4 Common Questions To Prepare for at your ALJ Hearing

Submitted by Shane on

If you have applied for Social Security Disability and have been denied during the initial or secondary reviews, then you’ll need to appeal the determination. This means your case will be reviewed by an administrative law judge and you’ll be required to testify at the disability hearing.

For most people, this is quite the intimidating prospect. After all, a lot hinges on the judge’s decision. Knowing what to expect, including the kinds of questions you’ll need to answer, can calm your nerves a bit and allow you to better prepare for testifying.

1. Personal Information and Background

Every claimant in a disability hearing will be asked to state their full name, Social Security number and mailing address. You will also be asked how old you are, your date of birth, height and weight.

Additionally, the judge will want to know the extent of your formal education and any specialized vocational or other training you’ve completed, as these details can affect your employability even with a disabling condition which may prevent you from working in certain fields or specific kinds of jobs.

2. Employment Background

You’ll be expected to answer a number of questions about your employment history and your current employment situation, including the manner in which your disability affects your ability to work. The judge will want to know:

  • If you are currently working and if so, for whom and in what capacity.
  • If you have tried to work since the onset of your disabling condition and if so, what the outcome was, including specifics about your work attempt(s), like how long you were there, what you were doing, and why you were not able to continue with the job.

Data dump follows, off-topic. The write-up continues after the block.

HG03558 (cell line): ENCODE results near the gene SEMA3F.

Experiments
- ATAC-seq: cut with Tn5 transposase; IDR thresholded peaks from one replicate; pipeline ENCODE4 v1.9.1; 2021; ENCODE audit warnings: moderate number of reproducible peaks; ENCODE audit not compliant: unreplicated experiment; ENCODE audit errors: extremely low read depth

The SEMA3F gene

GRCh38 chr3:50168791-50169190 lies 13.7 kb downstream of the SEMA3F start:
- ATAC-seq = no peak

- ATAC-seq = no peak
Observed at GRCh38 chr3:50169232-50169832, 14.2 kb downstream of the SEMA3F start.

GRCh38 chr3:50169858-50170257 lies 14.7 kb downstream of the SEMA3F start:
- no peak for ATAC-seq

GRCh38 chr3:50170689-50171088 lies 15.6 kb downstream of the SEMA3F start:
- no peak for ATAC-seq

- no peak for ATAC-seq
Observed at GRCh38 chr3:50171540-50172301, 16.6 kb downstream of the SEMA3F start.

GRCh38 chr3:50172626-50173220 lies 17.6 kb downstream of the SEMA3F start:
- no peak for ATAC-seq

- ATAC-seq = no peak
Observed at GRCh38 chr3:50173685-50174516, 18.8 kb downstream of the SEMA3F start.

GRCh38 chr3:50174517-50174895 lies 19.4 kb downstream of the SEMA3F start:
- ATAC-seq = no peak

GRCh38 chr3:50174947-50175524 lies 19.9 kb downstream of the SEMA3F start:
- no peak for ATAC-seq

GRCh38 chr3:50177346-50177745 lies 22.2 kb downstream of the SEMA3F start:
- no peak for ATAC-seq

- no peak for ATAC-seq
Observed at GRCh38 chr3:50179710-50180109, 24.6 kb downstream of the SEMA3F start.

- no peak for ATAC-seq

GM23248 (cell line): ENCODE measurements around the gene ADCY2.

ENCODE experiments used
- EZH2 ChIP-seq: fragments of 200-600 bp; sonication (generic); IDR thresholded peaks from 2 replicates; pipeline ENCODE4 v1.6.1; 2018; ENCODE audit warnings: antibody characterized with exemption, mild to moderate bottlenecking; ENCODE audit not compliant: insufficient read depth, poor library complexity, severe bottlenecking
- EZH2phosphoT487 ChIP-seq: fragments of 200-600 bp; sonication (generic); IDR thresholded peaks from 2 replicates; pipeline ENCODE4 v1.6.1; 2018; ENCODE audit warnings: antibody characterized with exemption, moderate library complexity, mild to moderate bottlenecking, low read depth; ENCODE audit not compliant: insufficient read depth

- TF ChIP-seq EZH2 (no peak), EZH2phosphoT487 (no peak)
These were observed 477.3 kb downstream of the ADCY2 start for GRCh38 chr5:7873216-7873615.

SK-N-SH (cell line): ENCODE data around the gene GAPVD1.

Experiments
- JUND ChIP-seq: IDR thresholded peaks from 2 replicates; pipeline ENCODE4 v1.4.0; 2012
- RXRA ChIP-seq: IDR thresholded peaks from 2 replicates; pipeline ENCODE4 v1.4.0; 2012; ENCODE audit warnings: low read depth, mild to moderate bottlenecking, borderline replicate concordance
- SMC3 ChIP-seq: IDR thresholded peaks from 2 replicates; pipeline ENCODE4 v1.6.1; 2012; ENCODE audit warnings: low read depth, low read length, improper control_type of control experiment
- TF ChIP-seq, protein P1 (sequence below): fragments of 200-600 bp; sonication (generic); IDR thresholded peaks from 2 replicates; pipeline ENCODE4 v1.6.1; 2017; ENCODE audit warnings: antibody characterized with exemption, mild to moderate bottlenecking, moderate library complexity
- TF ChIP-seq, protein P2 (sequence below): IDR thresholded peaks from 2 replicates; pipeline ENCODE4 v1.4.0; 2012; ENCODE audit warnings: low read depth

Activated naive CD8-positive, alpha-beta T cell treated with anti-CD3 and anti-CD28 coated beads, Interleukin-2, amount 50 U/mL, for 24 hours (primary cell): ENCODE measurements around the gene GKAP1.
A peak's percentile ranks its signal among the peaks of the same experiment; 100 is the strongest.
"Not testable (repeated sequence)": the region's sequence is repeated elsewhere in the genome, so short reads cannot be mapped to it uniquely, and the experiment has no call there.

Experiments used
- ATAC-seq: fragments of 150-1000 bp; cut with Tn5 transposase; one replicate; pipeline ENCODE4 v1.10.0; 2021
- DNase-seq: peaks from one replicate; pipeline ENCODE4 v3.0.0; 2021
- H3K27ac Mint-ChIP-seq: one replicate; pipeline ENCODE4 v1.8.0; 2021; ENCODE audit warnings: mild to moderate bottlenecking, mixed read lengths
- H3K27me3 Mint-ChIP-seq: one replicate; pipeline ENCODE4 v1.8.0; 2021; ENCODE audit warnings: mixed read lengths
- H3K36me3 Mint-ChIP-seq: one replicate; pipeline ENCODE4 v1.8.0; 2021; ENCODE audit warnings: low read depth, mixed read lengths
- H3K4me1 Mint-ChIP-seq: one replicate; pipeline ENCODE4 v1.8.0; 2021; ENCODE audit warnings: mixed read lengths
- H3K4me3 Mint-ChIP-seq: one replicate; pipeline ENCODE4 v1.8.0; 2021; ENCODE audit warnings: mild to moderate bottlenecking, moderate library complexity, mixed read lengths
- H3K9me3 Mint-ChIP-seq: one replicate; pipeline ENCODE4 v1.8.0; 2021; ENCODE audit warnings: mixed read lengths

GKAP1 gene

• What job you had at the time you became disabled, including specific job duties, your dates of employment and your reason for leaving.
  • What the rest of your employment history was, including all jobs going back fifteen years, listed in order, with dates of employment and job duties.

Common Questions To Prepare for at your ALJ Hearing

3. Medical Issues and Limitations

You will be asked about your disability and any other medical issues you have as well as other limitations affecting your ability to care for yourself or perform routine activities, like cleaning your own home, cooking or shopping for yourself.

You’ll be asked about your disabling condition, date of diagnosis, how it has progressed over time, and the affects it has on your ability to work and on other aspects of your daily life.

Gathering and presenting medical evidence about your case is a crucial part of the application process, but you may also be asked more pointed questions, like

  • How long you can sit, walk, stand or move around,
  • How much you can lift, carry or otherwise move, and how often,
  • And if you can safely climb, stoop and bend.